Yes, 500 or 1000 years of experience with caffeine shows that it is safe in all dimensions. 100 years of experience with amphetamine suggests that they are safe, but there isn’t much opportunity to see the effect on longevity, particularly because of the secretive use. 15 years of use of modafinil tells us a little about the safety, but is simply unable to tell us about the long term effect.

      1. Sieben

        WRT the military’s use of modafinil, this is not something that the military encourages its personnel to use under circumstances resembling a normal lifestyle. So either they’re turning down a significant productivity boost by not promoting modafinil use for their 9-5’s, or it doesn’t exist.

        “Sweatshops in China definitely should experiment with modafinil. I doubt that they have even tried, but I doubt I would know about a trial, whether it succeeded or failed.”

        Hmm… I would think that “Sweatshop Forces Exploited Women to take Amphetamines to work 60 hours straight” would make instant headlines at the Huffington post. “I didn’t want to take the pills, but they said I’d be fired if I couldn’t make quota. So I did. They made me feel dizzy and I started throwing up.”

        I agree that there probably isn’t an industry that systematically drugs up its employees to improve productivity (outside of armies recruiting child soldiers), but I think it’s probably because the effectiveness is low. Publication bias explains the gap.

        With respect to all this stuff being safe, I’d like to clarify that the criterion for “safe” has always been compared to the baseline average person, which nowadays is pretty sad. It’s totally plausible that a certain drug causes benefits in the average person but actually has negative side effects in elite individuals who have a lot more going for them. Most people don’t exercise, so what if the drug would gimp your athletic performance by 10%? Or what if it made you less likely to change your mind (something no one does anyway) because it made you more confident? These issues aren’t going to show up in studies. I know this is kind of an ultra-conservative view to take, but we’re talking about drugs no one really understands.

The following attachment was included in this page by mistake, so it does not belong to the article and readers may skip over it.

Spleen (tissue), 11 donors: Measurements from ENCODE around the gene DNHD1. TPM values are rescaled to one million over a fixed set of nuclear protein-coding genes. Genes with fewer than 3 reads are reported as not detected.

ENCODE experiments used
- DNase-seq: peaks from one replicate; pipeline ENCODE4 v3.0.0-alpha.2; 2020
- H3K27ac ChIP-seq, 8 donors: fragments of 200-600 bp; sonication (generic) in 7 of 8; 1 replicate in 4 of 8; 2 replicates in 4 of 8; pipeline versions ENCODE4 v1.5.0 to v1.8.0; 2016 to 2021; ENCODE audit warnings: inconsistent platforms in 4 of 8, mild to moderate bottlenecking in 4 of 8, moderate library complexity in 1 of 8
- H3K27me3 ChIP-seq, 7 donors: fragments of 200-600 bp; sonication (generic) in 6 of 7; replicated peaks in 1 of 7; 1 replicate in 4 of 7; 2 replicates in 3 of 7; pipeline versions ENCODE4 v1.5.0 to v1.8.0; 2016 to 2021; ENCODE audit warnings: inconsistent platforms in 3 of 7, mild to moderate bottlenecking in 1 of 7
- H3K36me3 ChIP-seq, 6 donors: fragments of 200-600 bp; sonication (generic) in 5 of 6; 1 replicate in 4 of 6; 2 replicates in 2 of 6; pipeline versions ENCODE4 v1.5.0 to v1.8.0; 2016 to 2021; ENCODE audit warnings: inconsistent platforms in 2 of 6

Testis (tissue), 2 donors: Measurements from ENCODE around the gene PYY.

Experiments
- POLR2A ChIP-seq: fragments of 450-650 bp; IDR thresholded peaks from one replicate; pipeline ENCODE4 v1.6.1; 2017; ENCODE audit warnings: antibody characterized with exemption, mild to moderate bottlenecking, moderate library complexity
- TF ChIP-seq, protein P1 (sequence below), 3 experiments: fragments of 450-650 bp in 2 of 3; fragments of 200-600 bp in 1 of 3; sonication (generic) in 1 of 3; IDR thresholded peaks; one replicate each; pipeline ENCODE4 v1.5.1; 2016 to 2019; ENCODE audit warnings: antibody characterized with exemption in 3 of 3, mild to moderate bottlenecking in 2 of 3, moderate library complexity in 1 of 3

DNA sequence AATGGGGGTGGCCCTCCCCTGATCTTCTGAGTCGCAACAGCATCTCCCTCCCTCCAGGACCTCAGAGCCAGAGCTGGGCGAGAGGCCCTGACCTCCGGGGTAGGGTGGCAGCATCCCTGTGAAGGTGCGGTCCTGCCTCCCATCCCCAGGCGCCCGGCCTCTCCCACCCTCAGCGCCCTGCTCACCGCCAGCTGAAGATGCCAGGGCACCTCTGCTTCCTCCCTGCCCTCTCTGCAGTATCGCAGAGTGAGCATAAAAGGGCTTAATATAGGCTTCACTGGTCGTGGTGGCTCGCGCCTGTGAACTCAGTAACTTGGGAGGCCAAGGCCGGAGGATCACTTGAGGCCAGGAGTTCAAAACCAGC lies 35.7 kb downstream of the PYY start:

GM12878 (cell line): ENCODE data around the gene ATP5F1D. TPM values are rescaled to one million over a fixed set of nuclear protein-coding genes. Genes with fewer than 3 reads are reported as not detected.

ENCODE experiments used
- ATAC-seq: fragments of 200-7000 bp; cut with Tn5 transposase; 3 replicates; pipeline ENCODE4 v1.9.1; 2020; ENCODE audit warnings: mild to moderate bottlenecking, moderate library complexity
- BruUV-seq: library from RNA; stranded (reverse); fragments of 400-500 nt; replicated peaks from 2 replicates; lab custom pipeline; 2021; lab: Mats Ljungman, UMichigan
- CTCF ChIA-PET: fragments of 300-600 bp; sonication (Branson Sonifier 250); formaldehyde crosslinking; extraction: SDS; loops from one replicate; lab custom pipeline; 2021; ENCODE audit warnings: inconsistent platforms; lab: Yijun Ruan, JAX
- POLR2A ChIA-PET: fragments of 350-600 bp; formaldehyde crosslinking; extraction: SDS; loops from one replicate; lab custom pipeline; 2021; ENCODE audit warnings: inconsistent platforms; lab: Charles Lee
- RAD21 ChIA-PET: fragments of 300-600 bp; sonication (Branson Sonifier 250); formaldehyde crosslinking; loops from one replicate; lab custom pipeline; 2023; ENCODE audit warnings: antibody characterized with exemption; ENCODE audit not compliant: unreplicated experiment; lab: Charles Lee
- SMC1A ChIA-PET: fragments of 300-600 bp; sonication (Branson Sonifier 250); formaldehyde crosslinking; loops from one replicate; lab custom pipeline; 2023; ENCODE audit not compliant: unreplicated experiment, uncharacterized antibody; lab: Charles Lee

1. Douglas Knight

          I do think that we have enough evidence to conclude that amphetamine makes you less likely to change your mind, which is one of those aspects that make it performance enhancing for bankers.

    2. Eric Rall

      It used to be common practice for professional baseball teams provide their players with amphetamine pills (“greenies”) if they wanted them. The pills were generally obtained on legal prescriptions, often written by the team doctors. Teams backed off the practice after a drug scandal (mainly focused on cocaine, but amphetamine use came under scrutiny as well) in the mid-80s.

  4. Douglas Knight

    nootropics survey suggestion: add a note for vitamin D that 1000IU = 0.025mg. or a note saying that you want IU, not mg.

    journals: have you tried libgen?

  5. Dave

    Fwiw I’ve had a lot of luck emailing paper authors and asking them for a copy of their paper. These were mainly social science and linguistics papers, so it’s possible the medical folks are more picky.

    1. Scott Alexander Post author

      1. I feel bad about wasting scientists’ time
      2. I feel bad about asking them for a favor if I’m going to rip the paper apart later
      3. This is a Trivial Inconvenience that will make me less likely to get papers
      4. If I want fifteen different papers for a review, I don’t want to email fifteen scientists and wait for them to get back to me.